John Lewis is planning to cut up to 11,000 jobs as part of its plans to turnaround the business. The proposed redundancies at the John Lewis Partnership, which also includes Waitrose, represents a reduction of just under 15% of its 76,000 strong workforce.
The cuts are expected to be made over the next five years via a combination of redundancies and staff who leave voluntarily not being replaced. The Guardian reported “sources” expect the losses to be centred on the London head office and John Lewis more heavily. The last two years have already seen closure of several stores including in Peterborough, York and Tunbridge Wells.
The last two years at John Lewis have also seen the shelving of its “never knowingly undersold” price match pledge. The policy, introduced in 1925, only applied to purchases made in store, and was not compatible with the modern world.
The timing of the job cut news at John Lewis is likely to rankle with partners (as they are called at John Lewis as all employees co-own the Partnership via a trust) recently announced that redundancy pay would be halved from the beginning of February. Staff that lose their jobs will qualify for the standard one week of pay per year of service, down from the previous two weeks.
In more bad news for the UK High Street, Sky News announced over the weekend that Superdry is drawing up plans for potential store closures and job cuts. This plan followed news last week of sales dropping by nearly a quarter in the six months to October, which can never be good news. The results (which were delayed – another sign of bad news) were accompanied by the appointment of a new finance boss, the fifth in five years (another bad sign!)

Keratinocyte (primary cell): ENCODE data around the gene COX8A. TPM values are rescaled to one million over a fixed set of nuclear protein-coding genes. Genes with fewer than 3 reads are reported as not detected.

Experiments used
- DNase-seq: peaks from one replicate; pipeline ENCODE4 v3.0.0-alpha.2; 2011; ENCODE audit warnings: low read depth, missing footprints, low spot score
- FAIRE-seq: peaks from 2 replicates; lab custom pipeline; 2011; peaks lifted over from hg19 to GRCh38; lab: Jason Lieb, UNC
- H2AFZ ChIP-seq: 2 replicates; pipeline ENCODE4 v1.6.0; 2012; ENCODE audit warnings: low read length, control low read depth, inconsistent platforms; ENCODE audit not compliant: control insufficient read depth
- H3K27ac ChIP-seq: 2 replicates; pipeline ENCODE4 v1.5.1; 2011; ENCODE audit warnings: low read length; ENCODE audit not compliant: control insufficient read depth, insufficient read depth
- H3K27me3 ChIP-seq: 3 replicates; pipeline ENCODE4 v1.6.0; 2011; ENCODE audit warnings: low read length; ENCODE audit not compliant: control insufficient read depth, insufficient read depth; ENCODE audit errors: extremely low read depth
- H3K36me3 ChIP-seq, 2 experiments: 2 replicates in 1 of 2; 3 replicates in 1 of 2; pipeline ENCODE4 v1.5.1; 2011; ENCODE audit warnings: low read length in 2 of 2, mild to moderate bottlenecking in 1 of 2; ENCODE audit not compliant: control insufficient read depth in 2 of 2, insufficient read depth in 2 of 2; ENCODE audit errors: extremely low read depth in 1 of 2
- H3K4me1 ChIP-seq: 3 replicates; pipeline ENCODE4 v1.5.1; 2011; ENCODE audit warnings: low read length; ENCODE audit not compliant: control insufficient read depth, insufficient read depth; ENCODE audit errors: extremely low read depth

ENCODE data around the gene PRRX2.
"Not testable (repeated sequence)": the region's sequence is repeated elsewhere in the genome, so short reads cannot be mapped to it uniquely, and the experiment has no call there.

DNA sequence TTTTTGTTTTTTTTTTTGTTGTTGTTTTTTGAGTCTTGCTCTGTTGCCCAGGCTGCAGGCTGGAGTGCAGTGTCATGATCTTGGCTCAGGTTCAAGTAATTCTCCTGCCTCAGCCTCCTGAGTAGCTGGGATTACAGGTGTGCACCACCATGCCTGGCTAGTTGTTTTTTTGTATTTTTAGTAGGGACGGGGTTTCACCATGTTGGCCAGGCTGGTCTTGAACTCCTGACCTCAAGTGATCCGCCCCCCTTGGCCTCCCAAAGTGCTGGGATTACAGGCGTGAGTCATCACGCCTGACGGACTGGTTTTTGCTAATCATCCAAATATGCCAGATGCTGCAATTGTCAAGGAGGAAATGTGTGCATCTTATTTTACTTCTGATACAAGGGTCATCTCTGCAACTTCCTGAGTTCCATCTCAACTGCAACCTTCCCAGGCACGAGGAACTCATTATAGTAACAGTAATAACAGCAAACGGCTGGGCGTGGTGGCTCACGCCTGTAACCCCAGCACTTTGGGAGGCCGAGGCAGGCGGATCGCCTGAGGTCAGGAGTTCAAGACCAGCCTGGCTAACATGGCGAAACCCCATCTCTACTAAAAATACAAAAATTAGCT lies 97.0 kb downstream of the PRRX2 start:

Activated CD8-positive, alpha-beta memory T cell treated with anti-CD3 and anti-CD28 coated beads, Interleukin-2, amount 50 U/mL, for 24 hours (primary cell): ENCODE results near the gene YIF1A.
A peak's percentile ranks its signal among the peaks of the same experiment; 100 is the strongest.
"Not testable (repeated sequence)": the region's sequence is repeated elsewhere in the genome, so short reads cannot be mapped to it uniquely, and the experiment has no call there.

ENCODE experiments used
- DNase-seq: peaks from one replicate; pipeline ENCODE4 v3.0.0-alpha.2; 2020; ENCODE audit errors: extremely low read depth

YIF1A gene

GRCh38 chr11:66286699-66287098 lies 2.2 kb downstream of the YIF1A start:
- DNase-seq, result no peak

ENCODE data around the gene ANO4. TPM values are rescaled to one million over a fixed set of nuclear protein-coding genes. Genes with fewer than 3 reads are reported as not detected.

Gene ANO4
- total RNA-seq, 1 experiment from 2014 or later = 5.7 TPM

Superdry, which has approximately 3,300 staff across over 215 stores, said today (Monday 29 January) it had hired “advisers to explore the feasibility of various material cost saving options.” The Sky News announcement over the weekend reports the advisers as PwC and we can tell you the options are likely to include a Company Voluntary Arrangement or a Restructuring Plan.
The Superdry statement continued: “While there is no certainty that any of these options are progressed, [we] aim to build on the success of the cost saving initiatives carried out by the company to date and position the business for long-term success.”
Long term success you say? We don’t need to tell you that a share price today of 17p versus £19 in 2017 means success may be a little way down the road.